~

I have had many such experiences. I have been privileged to hear Roo Borson read her poem Grey Glove. I have heard Roger Moore read poems from his book Monkey Temple with his stirring Welsh accent.  Years ago I heard a young Irish poet read her poem about a kettle boiling on the stove, and I have never forgotten her words even though I have forgotten her name.

~

sun on tree

~

after the poetry reading

~

Bailey Drive is a steep incline

for an out-of-shape heart

a pause returns the thud in ears

to chest where it needs to be, a moment

to see maples on the Aitken House lawn

animated by wind, as metaphor for adrenaline rush

of words

~

as trees send Tesla coil sparks into blue sky

from trunks constrained by building

and sidewalks, to branches and twigs

unfettered, plasma filaments bloom

on fractal paths

~

another pulse, trunk to bud-tips

and another, signals up and outward

heart slows and holds in place

lightning throb in continuum of space

~

~

All my best,

Jane

Written by jane tims

October 9, 2018 at 5:08 pm

tweeting about writing

leave a comment »

Every day, I write. Today I worked on the story for Book Six in the Meniscus SeriesMeniscus:Encounter with the Emenpod. I also did some editing of an upcoming mystery novel I refer to as HHGG. Tomorrow I will be writing poetry for a series about abandoned communities and what happens to plants in abandoned gardens.

~

~

Working back and forth like this between projects at various stages of completion is a great strategy for me. I never get bored, I never get writers’ block and I think shifting projects keeps my writing brain refreshed.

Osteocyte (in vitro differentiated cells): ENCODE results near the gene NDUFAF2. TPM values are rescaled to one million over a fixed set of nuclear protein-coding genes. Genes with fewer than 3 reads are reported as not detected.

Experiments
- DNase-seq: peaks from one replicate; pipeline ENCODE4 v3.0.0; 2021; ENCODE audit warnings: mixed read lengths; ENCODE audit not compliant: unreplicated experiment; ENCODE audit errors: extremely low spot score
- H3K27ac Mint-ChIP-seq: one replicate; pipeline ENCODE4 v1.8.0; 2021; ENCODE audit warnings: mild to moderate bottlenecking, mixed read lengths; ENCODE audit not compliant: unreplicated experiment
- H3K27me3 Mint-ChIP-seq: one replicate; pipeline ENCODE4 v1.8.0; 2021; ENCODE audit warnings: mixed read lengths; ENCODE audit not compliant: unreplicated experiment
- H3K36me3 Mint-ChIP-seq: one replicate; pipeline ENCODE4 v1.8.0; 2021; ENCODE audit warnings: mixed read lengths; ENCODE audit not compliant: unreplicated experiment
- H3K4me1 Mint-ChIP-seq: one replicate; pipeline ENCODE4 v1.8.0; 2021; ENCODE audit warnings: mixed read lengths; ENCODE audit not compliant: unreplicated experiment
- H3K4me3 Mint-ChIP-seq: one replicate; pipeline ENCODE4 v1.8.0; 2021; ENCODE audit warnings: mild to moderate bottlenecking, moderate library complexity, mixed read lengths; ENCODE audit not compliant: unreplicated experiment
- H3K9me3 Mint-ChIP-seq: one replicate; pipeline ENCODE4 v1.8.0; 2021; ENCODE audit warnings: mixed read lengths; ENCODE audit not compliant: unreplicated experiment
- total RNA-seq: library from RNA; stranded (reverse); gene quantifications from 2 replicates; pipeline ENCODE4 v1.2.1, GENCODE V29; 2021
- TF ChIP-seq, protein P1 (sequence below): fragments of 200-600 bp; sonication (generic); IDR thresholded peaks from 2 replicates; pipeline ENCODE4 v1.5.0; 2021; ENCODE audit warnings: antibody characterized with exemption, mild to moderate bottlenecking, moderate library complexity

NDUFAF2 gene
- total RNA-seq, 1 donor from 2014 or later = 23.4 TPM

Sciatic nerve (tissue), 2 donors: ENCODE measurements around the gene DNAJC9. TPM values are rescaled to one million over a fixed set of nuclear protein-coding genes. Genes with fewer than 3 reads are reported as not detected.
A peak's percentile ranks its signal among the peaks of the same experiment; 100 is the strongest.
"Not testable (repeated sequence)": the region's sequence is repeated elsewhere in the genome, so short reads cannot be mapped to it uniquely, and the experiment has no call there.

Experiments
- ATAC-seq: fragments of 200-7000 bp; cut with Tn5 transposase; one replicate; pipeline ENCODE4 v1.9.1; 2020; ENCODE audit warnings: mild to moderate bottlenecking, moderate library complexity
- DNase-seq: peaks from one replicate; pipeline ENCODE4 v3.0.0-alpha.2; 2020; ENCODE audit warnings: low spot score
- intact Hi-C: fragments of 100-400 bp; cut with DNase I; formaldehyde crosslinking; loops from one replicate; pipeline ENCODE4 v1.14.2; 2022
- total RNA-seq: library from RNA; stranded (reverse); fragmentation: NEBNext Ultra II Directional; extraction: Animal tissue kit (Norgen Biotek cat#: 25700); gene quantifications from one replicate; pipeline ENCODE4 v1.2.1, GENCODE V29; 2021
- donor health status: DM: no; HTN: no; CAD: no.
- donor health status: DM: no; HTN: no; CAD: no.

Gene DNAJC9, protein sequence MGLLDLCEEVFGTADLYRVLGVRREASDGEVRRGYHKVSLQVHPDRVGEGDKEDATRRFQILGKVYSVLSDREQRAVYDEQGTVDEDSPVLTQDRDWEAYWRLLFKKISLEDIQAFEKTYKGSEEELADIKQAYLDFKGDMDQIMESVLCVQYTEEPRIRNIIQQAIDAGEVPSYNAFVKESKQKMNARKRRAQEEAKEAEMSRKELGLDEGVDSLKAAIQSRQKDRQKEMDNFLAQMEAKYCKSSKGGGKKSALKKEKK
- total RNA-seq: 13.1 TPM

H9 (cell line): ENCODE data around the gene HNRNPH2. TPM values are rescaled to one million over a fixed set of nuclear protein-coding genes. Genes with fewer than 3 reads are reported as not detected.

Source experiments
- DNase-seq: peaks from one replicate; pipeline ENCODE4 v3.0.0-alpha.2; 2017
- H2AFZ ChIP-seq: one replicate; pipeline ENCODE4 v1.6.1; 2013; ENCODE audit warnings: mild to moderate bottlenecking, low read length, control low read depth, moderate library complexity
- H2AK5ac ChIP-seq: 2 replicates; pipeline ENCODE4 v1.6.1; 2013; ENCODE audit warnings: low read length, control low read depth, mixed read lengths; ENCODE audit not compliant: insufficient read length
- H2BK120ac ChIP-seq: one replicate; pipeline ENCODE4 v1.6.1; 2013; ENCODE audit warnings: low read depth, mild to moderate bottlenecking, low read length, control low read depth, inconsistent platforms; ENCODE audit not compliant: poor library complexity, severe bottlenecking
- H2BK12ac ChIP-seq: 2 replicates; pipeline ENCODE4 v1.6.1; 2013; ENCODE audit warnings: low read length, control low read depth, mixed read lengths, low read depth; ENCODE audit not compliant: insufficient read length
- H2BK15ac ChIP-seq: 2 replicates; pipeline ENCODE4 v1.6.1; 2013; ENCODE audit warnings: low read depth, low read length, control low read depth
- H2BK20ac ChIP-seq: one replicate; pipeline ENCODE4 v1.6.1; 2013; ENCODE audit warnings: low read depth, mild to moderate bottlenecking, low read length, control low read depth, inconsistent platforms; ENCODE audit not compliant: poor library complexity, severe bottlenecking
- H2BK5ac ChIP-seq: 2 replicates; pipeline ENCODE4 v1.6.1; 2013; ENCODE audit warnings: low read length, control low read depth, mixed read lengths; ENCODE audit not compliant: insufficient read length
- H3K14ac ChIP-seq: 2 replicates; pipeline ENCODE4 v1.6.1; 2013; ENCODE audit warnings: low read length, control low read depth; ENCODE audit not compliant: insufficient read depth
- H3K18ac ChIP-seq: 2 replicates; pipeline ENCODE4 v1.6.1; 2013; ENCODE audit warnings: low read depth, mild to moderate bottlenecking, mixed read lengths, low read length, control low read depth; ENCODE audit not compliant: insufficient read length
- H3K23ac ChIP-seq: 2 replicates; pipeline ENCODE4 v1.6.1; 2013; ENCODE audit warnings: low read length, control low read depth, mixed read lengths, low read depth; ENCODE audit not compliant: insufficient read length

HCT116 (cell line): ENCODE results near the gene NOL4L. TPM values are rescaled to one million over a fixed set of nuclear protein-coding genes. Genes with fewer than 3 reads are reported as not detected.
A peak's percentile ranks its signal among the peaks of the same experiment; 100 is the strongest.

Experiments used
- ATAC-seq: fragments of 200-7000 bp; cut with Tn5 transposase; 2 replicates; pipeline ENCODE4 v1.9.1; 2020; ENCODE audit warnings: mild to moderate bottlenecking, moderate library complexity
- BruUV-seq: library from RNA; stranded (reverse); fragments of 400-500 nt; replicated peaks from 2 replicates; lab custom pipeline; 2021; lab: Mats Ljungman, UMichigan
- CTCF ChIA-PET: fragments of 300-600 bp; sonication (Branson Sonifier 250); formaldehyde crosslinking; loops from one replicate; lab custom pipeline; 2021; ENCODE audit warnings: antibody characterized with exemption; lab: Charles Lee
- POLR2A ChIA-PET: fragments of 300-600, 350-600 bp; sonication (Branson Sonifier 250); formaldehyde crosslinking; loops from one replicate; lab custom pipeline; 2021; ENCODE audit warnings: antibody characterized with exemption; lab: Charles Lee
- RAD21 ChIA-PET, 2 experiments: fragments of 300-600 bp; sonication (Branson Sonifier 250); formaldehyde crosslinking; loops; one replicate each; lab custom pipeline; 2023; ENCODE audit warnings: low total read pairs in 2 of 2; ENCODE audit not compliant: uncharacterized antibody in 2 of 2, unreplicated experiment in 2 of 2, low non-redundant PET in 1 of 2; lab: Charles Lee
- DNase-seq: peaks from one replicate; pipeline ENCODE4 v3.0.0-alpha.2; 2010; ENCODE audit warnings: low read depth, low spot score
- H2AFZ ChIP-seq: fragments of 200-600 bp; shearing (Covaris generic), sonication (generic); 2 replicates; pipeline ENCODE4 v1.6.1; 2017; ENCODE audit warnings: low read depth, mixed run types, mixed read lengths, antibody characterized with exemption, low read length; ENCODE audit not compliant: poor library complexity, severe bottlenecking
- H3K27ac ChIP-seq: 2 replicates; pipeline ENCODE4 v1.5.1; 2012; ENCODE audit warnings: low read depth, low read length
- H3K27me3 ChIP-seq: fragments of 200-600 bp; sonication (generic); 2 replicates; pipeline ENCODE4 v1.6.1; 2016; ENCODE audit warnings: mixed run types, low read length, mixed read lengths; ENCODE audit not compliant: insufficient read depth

~

~

Besides blogging, I participate in Twitter, sending a tweet almost every day to #amwriting … if you’d like to find out what my writing life is like, follow me at @TimsJane … I report on what I am doing and share a bit of writing wisdom. I’d love it if you would follow along!

~

A little about the mystery novel since I tweet most often about it. HHGG is one I wrote in 1997. I have learned a lot since then, so editing makes me laugh. HHGG is about a woman and her two kids who seek summer solace at her old family home. She never dreams she is walking into a village rife with mysteries, some of them stretching back more than a century. I have a few human antagonists, but one who is anything but human!

~

~

Hope you are enjoying your summer and your own writing life!

~

All the best,

Jane.

Guest Post – Liza O’Connor: when stories write themselves

leave a comment »

Welcome to author Liza O’Connor, a writer with some seriously wild adventures in her life!

Liza O’Connor lives in Denville, NJ with her dog Jess. They hike in fabulous woods every day, rain or shine, sleet or snow. Having an adventurous nature, she learned to fly small Cessnas in NJ, hang-glide in New Zealand, kayak in Pennsylvania, ski in New York, scuba dive with great white sharks in Australia, dig up dinosaur bones in Montana, sky dive in Indiana, and raft a class four river in Tasmania. She’s an avid gardener, amateur photographer, and dabbler in watercolors and graphic arts. Yet through her entire life, her first love has and always will be writing novels.